A fun excuse to build your Dragonball dream team that unfortunately bogs down after a few weeks.
While no stranger to mobile games, the Dragonball franchise is not often linked with quality cell-phone games, especially outside of Japan. The newest attempt, Dragonball Legends, attempts to fuse real-time combat with RPG elements, tailored for quick play sessions. For the most part, it succeeds, delivering a satisfying Dragonball experience on the go.
Featuring a wholly-original story that follows a new Sayian from a different time, Dragonball Legends loosely justifies its main reason for existing – the ability to form teams of Dragonball characters across every series and media and have them beat the crap out of each other. Combat, the most important part of any Dragonball game, is done in real time, though there is less skill required than a traditional fighting game as most of the actions are carried out by selection various cards. There is a little tactical input, however, as characters have different types that must be matched or planned for, and combat dodges become a valuable skill later in the game. For a mobile game, the graphics are surprisingly good, and each special attack is appropriately flashy and devastating.
The real strength of Dragonball Legends is in its roster, which doesn’t disappoint. Obviously, characters like Goku, Frieza, and Piccolo are prominent, but the list extends into side characters such as the Ginyu Force, Paikuhan, and Pan. Each hails from a different ‘era’ in Dragonball lore, so several versions exist of each character, and each of those versions has their own special moves and abilities. Much of the early story mode can be beat with brute force, but as enemies grow stronger, a decent amount of team-building is required to reach high scores.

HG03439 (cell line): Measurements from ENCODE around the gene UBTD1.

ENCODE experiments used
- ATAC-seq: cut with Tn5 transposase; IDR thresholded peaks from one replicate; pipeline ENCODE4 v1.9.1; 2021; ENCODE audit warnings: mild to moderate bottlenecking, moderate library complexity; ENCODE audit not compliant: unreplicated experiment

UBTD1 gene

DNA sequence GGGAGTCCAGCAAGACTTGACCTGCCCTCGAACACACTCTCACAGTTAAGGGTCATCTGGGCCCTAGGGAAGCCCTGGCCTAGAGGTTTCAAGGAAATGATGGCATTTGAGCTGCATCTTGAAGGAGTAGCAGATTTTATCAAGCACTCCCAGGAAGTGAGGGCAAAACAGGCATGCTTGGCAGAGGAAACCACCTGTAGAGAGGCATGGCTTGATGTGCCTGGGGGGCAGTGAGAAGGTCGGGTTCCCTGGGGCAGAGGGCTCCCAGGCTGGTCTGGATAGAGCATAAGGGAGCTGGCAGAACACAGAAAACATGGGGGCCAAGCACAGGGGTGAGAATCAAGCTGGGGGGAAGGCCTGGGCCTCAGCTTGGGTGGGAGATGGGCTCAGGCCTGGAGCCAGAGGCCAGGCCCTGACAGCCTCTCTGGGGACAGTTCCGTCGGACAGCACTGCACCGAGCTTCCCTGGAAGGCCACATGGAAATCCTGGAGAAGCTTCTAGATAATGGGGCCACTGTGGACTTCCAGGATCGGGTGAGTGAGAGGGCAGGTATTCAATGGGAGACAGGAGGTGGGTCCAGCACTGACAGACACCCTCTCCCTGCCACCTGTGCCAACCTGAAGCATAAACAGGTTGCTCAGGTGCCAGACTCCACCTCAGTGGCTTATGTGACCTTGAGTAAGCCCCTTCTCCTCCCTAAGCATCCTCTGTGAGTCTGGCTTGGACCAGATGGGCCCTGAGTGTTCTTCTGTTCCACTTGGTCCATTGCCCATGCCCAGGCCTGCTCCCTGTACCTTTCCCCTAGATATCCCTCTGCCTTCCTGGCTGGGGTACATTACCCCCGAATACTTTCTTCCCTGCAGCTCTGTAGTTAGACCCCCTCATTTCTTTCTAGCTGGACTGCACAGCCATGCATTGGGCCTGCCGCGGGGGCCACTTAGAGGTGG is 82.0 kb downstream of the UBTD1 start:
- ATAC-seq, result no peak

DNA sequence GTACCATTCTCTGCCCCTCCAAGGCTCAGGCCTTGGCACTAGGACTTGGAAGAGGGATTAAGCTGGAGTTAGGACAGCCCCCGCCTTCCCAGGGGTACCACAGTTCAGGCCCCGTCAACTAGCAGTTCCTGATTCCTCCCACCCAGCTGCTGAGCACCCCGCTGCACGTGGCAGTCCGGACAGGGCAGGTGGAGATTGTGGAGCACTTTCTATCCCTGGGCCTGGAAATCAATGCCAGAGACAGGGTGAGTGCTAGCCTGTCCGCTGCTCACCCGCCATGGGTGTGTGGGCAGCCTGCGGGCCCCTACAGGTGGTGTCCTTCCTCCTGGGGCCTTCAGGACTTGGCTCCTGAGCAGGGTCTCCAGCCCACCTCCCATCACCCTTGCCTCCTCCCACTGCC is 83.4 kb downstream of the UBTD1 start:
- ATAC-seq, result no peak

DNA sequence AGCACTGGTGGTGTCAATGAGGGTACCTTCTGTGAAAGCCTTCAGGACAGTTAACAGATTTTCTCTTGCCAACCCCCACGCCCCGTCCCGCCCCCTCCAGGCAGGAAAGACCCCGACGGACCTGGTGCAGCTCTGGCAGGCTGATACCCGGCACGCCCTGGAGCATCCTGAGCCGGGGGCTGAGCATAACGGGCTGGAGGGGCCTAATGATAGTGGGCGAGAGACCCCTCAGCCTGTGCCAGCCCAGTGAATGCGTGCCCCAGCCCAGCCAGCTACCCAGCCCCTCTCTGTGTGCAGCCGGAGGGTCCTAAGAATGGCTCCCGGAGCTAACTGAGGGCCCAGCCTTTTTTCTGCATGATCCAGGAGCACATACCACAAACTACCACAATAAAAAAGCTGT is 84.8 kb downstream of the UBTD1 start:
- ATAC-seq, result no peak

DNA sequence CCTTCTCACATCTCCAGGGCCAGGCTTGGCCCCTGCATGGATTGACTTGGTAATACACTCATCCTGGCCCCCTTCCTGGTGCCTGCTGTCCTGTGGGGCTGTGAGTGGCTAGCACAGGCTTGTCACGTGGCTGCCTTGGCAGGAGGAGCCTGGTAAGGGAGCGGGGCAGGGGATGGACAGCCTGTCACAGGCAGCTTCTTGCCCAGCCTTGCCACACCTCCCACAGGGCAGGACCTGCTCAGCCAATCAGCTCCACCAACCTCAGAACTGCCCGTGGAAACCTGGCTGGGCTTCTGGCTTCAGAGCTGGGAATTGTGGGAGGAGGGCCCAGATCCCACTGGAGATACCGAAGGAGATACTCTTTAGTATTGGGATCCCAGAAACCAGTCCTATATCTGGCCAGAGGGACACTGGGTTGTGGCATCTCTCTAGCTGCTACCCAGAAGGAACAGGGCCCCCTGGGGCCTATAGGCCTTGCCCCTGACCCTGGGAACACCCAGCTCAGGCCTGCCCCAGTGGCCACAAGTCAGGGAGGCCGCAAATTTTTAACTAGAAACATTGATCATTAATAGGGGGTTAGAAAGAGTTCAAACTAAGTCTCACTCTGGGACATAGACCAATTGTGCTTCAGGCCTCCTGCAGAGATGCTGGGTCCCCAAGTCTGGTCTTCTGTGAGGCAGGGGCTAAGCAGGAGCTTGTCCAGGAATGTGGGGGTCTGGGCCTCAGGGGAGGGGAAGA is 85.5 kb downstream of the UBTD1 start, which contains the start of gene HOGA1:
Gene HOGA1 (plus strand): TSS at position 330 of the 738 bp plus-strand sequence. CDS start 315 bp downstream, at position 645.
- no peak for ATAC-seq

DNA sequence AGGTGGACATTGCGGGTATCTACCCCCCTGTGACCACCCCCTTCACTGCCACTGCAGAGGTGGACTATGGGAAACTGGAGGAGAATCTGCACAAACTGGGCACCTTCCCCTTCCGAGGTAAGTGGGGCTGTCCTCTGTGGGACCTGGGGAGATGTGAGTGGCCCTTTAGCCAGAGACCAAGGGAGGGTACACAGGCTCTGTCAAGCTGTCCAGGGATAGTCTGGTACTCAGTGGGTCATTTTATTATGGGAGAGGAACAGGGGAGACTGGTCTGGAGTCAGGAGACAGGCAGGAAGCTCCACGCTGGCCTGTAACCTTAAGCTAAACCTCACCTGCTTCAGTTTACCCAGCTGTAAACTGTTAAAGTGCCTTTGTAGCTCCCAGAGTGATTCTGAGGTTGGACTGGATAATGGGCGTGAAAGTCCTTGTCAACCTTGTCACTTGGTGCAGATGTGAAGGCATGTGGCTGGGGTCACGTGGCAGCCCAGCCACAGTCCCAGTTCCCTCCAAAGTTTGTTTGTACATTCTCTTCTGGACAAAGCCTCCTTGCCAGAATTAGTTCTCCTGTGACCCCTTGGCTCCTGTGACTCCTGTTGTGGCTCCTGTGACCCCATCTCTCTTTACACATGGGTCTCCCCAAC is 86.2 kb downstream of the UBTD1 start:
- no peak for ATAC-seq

The game itself is packed with plenty of play modes to throw your custom team at. Real-time PVP, the story mode, challenges, dispatch missions, and more will give you plenty to tap away at, constantly earning rewards and leveling your characters and their abilities. It can be a little overwhelming at first, but a fairly decent tutorial will help acclimate new players. However, the tutorial stops once the item flood begins, and without an external, it could be difficult to know which items you should be getting for the best results.
Sadly, resource management is one of the areas where Dragonball Legends falls short. Like many other mobile games, it suffers from the ‘too many types of currency’ design, requiring different items for leveling up, training, boosting, and other various tasks. It detracts from the speed and simplicity of the game, and it’s obvious that some resources are purposely hidden behind low-drop rates (but of course are available for purchase with actual money). Thankfully, the drop ratio stays somewhat fair for the first few weeks, so it doesn’t feel like too much progress is locked down, but it’s still a drag to have to wait to play a game.
If Dragonball Legends was just a little easier to play constantly (without having to wait on energy) and a little more clear as to what the items and modes actually do, it would be a standout title. As it is though, it’s a fun way to pass a few hours for free through a simple, but enjoyable, story.